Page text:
Manchester United are reportedly interested in signing Sergio Ramos from Real Madrid, with their opening bid believed to be in the region of £30 million. For United to land their target, this offer will likely need to be increased to around £40 million.

However, Ramos is nowhere near worth that.

Ramos has had one the most successful careers in world soccer. He has won every trophy there is to be won with Real Madrid as well as with the Spanish national team but would he improve the Manchester United defense?

The answer is yes, if the question is whether Sergio Ramos would be better for United than Phil Jones and Chris Smalling. However, the question is not as simple as it may seem.

Last season, Manchester United were without Nemanja Vidic, Rio Ferdinand, and Patrice Evra. Despite that, United had the fourth best defensive record in the league, conceding only 37 goals. De Gea came to United’s rescue on several occasions, but his heroics must not overshadow the possibility that the replacement for the legendary Ferdinand-Vidic partnership is inside, rather than outside, the club.

According to, among the center halves who played 15 or more games in La Liga last season, Ramos had the third highest rating (7.46). Phil Jones, with his rating of 7.51, ranked first among a peer group in the Premier League. Chris Smalling (7.34) ranked seventh. If anything, it indicates that the young pair don’t have plenty of catching up to do to reach Ramos’ individual level.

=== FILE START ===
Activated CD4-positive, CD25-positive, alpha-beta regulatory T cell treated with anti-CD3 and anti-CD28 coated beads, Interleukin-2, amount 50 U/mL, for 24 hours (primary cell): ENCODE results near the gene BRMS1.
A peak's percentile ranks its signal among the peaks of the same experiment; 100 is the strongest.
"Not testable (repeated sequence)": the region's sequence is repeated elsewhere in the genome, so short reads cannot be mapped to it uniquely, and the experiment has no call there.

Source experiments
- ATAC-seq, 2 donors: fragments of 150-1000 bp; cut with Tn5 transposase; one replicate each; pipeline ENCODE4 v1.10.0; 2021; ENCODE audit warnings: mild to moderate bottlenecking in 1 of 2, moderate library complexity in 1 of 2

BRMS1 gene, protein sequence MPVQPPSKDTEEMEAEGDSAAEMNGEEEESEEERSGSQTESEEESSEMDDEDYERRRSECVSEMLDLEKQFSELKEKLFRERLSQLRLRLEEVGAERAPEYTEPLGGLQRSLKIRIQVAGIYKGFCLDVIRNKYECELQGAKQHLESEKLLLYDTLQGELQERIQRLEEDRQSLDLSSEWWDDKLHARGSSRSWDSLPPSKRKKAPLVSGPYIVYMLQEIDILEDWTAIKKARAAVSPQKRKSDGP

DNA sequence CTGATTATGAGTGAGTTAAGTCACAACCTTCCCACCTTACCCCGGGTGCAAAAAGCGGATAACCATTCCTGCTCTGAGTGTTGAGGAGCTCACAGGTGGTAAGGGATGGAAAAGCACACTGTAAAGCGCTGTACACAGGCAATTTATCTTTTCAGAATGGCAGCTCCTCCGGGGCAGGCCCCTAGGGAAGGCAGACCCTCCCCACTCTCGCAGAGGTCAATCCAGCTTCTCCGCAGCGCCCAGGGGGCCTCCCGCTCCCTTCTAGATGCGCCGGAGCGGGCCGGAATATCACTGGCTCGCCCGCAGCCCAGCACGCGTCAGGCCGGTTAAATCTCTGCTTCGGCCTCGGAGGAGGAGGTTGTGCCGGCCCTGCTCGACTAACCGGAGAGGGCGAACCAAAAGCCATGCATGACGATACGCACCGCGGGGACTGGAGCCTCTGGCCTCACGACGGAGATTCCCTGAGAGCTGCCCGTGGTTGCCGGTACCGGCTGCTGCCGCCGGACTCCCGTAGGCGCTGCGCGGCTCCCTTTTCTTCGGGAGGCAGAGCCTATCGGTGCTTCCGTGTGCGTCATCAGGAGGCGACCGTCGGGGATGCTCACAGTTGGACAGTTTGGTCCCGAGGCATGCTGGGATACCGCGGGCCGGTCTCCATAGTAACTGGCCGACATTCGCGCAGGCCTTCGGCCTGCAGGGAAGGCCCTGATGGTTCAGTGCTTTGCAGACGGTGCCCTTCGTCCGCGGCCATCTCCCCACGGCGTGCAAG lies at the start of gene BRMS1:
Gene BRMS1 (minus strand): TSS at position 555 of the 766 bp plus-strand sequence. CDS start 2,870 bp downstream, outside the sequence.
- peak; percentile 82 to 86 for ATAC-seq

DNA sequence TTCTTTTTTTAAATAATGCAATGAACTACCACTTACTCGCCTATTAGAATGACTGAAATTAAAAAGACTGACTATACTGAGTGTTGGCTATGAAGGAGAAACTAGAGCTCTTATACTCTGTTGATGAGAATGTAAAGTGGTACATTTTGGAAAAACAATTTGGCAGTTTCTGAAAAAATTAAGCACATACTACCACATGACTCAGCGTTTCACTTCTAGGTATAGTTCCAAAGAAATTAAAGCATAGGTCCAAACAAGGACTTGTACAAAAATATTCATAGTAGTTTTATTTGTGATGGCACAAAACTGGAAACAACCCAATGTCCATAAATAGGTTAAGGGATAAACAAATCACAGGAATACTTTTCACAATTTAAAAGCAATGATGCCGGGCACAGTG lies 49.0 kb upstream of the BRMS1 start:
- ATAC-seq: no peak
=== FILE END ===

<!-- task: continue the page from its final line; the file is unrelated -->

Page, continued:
Except for a minimal-margin superiority in the ‘blocks’ row, Ramos failed to come out on top in any particular skill. Phil Jones dominated in terms of tackles attempted (3.84), tackle success percentage (51%) and clearances.

However, Jones’ superiority in interceptions and defensive errors, in particular, exposes the injustice of the accusations of stupidity and recklessness aimed at the 23-year-old. He might have earned the critique, but only for being willing to risk a head or a limb for the team. It’s ironic how in Ramos’ case it’s hailed as ‘spirit’.

It could be argued that Ramos’ most valuable attributes are character and leadership, and thus couldn’t be translated into statistics. United do need a leader in defense, but their first option should be to grow leaders, not buy them from overseas.

In Chris Smalling, who has been at the club for almost five years, United have a leader in the making. Smalling’s form was one of the most important yet least noticed factors in United’s resurgence in the second half of last season. Smalling’s role has already grown to be integral for United. In May, Louis van Gaal explained his decision to name the towering defender as captain against Arsenal, “I believe Chris Smalling has been the leader of our defense. I have watched and observed him, that is why he is captain today.”

He is 25 years old, a perfect age to start holding such responsibilities in the team. His physical presence is hard not to notice, and Van Gaal’s trust in him indicates he has the required mental strength, too.

While Ramos’ age means he has invaluable experience, it also means he is nearing the twilight of his career. Smalling and Jones are four and six years younger than the Spaniard, respectively. They can offer what Ramos can’t: longevity, which has always been, and should always remain, a key feature in United’s planning.

Sergio Ramos is a great player to have in any team, but acquiring his services is far from a “whatever-the-cost” mentality.